PLA - not for the yellow bin
PLA or Poly Lactic Acid is a relatively new polymer derived from
natural materials such as corn starch, tapioca or sugar cane.
It's used as an alternative to conventional oil based polymers in a
wide variety of applications including food packaging.
Unfortunately within Christchurch, PLA cannot be considered
recyclable or compostable through the kerbside collection
One of the key drivers for the use of PLA is its bio-degradable
properties under the right conditions. When placed into a
composting facility or a domestic compost heap, the PLA will
degrade over time. When left exposed to natural elements, the
PLA will also degrade but over a longer period.
Despite the advantages of PLA, there are also some significant
One of the most significant disadvantages is identifying the
material within the waste stream. PLA has been engineered to
look the same as its conventional alternatives meaning even to the
trained eye, it's difficult to separate. Therefore, ensuring
PLA does not contaminate other plastic grades can be very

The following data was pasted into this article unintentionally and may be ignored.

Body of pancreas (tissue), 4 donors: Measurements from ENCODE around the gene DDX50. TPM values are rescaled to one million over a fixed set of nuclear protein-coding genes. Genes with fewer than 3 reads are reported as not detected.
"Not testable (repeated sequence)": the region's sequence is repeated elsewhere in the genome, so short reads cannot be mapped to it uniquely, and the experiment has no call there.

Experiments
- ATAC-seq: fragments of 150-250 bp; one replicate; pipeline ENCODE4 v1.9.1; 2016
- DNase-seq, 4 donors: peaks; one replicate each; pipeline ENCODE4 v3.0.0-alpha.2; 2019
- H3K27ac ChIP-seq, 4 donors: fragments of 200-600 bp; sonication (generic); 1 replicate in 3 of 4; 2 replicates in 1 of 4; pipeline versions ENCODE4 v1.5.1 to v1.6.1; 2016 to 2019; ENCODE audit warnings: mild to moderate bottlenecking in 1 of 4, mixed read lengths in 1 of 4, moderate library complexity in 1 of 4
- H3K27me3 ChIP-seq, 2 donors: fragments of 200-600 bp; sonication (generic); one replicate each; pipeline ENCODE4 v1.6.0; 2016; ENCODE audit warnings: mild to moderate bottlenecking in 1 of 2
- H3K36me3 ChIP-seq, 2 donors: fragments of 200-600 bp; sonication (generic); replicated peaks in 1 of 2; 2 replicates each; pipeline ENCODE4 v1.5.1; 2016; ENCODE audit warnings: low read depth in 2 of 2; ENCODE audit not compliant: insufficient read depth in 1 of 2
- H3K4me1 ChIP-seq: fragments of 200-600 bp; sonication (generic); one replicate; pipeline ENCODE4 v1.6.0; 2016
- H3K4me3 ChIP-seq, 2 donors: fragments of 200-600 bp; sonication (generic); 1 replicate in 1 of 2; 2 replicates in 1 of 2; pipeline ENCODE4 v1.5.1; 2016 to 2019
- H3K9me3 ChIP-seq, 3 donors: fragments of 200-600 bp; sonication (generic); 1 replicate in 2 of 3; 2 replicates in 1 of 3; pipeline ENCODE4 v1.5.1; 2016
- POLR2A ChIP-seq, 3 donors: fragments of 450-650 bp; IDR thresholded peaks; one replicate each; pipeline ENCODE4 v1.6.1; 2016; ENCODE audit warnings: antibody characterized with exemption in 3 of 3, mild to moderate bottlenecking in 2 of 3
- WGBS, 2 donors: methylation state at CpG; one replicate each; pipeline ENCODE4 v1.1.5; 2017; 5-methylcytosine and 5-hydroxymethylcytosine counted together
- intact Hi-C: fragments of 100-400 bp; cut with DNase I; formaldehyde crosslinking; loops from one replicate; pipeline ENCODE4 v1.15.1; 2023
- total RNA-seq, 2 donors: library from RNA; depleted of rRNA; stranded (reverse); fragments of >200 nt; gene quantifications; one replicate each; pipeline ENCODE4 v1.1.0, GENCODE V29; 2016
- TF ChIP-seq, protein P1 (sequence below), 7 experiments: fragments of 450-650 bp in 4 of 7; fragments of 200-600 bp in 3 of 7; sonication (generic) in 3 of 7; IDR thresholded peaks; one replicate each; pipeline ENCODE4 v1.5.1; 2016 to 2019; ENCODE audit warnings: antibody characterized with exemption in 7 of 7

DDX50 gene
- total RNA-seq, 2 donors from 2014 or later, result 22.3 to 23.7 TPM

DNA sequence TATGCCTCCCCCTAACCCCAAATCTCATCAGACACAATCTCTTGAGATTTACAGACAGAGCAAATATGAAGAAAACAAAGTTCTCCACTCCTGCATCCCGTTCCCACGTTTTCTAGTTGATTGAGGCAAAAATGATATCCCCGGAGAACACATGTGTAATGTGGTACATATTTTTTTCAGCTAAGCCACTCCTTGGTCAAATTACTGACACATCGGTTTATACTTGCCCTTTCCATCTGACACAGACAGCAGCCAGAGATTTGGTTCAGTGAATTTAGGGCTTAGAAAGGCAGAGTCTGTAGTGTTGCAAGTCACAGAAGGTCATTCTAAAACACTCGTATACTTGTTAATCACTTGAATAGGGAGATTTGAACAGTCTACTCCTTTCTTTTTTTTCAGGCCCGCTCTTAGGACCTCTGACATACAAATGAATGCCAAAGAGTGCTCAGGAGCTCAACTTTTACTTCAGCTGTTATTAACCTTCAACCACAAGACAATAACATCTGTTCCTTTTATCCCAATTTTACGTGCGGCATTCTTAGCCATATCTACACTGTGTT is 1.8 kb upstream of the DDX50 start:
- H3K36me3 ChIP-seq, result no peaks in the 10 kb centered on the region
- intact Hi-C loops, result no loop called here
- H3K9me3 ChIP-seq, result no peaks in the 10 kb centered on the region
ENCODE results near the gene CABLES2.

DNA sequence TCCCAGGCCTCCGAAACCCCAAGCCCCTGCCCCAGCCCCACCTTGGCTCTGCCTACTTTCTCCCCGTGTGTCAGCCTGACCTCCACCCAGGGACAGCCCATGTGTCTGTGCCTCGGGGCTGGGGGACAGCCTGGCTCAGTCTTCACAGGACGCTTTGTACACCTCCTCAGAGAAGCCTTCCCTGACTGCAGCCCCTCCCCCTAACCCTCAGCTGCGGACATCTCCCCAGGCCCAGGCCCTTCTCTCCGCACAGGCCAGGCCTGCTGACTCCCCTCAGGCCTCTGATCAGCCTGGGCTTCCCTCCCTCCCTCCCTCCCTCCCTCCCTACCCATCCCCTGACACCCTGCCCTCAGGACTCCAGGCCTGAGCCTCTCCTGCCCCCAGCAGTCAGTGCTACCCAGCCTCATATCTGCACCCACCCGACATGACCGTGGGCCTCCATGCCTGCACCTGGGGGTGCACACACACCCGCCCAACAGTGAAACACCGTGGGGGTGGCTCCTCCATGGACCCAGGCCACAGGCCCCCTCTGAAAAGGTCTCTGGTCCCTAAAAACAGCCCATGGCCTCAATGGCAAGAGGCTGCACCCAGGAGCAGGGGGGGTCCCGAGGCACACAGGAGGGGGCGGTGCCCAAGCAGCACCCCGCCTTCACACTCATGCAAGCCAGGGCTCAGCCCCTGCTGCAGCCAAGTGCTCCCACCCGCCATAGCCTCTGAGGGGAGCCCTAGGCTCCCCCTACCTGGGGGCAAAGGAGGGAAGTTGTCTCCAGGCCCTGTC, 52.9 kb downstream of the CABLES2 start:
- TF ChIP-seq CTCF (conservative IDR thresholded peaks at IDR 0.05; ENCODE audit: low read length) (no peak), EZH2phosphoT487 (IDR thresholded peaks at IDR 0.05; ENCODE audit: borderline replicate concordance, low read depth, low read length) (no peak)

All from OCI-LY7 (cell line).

hard. Contamination within another sorted plastic grade can
mean a customer has the right to ask for a reduction in cost or
reject the shipment altogether.
Another factor is the volume of PLA currently present in the
waste stream. In Christchurch we are collecting between 15
and 20 tonnes of clear PET bottles per week - enough to fill a 40ft
container. We estimate at present we are receiving 500 kgs
per month of PLA meaning it could take 3 years to fill the same 40
ft container. However, to begin collecting PLA, we would
require a re-engineering of our Material Recovery Facility where we
can divert PLA into a dedicated collection point.
Compounding this, the recycled PLA market has a low commodity
price and presently costs more to ship a container of PLA overseas
to a recycler that the actual material is worth. Therefore it
is not financially viable for EcoCentral to begin sorting PLA for
For information about the commercial composting facility, please
visit the CCC website at
or the Living Earth website at http://livingearth.co.nz/faq/christchurch/
With the above in mind, the only places where PLA can be
disposed of in Christchurch is within domestic compost heaps or the
Red Bin kerbside collection service.
We ask than any manufacturer who is seeking to use PLA or
another new packaging material consult with their local waste
stream contractors to understand the impact. By understanding
what happens once the consumer places the empty packaging into the
right bin can the complete chain of custardy be fully